We debuted this dish at a farm supper and concert five years ago, and it turned out to be quite a hit and remains one of our event standards. Creamy chard steaming with sweet onions under a layer of bubbling, browning cheese…need I say more?
I have been craving this lately, so made a household size batch (what a concept) and even with the fresh greens becoming more plentiful, it is such a treat to have some of this ready to go with some meals. Note — it is excellent left over and you can freeze it as well – just freeze before putting in oven for the melding.
Check out the recipe (adapted from the New York Times’s Recipes for Health column), and convert any remaining chard-naysayers you may know with this new favorite of ours:
2 large bunches chard with thick stalks or other cooking greens (Choy, Mustard, Kale, or a mix)
Salt to taste
1 to 2 garlic cloves, minced
1 medium onion, chopped and sauteed until soft
1 recipe olive oil béchamel or any other bechamel
Freshly ground pepper
1/3 cup freshly grated Parmesan
1. Bring a large pot of water to a boil while you stem the chard. Fill a bowl with ice water. Wash the greens in two changes of water, and set aside. Wash the stems thoroughly, trim away the ends and slice crosswise about 1/2 inch thick. When the water in the pot comes to a boil, salt generously and add the chard stalks. Turn the heat down to medium, and boil gently for five to seven minutes until the stalks are just cooked through. Remove from the pot with a skimmer or a slotted spoon, and drain on paper towels.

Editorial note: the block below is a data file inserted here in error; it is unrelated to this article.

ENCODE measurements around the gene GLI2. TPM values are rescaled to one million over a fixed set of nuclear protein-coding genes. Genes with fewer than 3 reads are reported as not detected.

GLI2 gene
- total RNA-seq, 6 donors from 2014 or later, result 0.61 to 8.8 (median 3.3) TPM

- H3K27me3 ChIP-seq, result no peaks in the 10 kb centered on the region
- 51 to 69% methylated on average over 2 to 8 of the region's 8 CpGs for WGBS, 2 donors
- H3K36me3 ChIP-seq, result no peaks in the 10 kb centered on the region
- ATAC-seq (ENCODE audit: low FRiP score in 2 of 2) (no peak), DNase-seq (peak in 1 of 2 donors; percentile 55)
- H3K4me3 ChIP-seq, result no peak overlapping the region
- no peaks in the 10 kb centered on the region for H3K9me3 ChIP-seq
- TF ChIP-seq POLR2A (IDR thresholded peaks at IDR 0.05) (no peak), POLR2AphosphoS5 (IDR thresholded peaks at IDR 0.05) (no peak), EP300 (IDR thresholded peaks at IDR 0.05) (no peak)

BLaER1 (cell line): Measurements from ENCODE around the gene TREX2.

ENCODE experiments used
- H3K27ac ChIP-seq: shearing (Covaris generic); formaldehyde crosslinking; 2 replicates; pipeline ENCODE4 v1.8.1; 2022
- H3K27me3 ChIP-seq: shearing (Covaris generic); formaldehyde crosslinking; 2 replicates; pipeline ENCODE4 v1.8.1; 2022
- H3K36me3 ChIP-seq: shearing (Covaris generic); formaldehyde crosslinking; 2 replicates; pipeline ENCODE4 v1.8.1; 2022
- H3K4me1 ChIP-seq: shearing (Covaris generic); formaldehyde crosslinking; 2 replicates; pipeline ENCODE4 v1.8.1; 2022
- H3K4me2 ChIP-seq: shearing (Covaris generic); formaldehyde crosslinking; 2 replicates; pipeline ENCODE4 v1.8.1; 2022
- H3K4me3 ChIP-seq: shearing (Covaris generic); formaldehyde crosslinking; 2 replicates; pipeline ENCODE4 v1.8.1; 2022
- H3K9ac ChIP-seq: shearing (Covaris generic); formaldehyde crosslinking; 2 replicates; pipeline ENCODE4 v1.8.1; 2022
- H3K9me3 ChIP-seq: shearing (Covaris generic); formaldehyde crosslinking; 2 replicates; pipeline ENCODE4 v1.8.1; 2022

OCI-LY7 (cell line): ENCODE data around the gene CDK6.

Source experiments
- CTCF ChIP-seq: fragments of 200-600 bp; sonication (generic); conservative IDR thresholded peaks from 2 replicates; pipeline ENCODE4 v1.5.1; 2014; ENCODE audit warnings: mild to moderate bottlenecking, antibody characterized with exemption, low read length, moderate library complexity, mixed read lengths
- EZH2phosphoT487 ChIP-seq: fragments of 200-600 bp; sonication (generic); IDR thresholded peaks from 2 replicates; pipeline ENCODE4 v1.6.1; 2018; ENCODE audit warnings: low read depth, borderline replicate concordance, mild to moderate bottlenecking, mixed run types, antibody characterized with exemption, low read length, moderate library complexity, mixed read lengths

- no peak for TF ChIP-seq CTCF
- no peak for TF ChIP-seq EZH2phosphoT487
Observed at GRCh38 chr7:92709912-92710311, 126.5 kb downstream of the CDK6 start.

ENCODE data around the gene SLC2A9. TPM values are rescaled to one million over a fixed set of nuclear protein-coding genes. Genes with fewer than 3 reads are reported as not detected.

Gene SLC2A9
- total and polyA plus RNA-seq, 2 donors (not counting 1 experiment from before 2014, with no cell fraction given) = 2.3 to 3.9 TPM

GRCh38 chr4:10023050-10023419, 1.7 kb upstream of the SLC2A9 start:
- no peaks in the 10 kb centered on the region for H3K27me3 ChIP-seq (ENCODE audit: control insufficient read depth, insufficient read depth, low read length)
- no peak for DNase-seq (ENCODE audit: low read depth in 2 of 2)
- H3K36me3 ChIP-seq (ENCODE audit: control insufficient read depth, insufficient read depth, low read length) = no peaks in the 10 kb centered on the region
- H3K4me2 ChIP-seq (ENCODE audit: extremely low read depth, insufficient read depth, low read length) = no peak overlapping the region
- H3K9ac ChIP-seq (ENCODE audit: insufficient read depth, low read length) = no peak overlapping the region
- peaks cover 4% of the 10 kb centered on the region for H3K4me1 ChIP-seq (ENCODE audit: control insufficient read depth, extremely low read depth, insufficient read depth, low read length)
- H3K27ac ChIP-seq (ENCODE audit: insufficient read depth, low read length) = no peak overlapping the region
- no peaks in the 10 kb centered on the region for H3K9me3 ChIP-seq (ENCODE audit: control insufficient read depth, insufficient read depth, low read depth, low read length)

2. Bring the water in the pot back to a boil, and add the greens. Blanch for one to two minutes until tender, and transfer to the ice water. Allow to cool for a couple of minutes, then drain and squeeze out excess water. Chop.
2. Preheat the oven to 425 degrees. Oil a 2-quart dish. Combine the cooked chard stems and greens in a large bowl. Add the garlic, onions, béchamel, half the parmesan, and freshly ground pepper to taste. Gently stir together, and scrape into the gratin dish. Sprinkle the remaining Parmesan over the top. Place in the oven for 15 to 20 minutes until the top begins to brown. Remove from the heat, and allow to cool until the bubbling has subsided, then serve.
Per the recipe’s “advanced preparation” suggestion, we made our chard gratin the day before serving it, stashed it in the fridge, and on the day of, sprinkled it with some parmesan and popped it in the oven.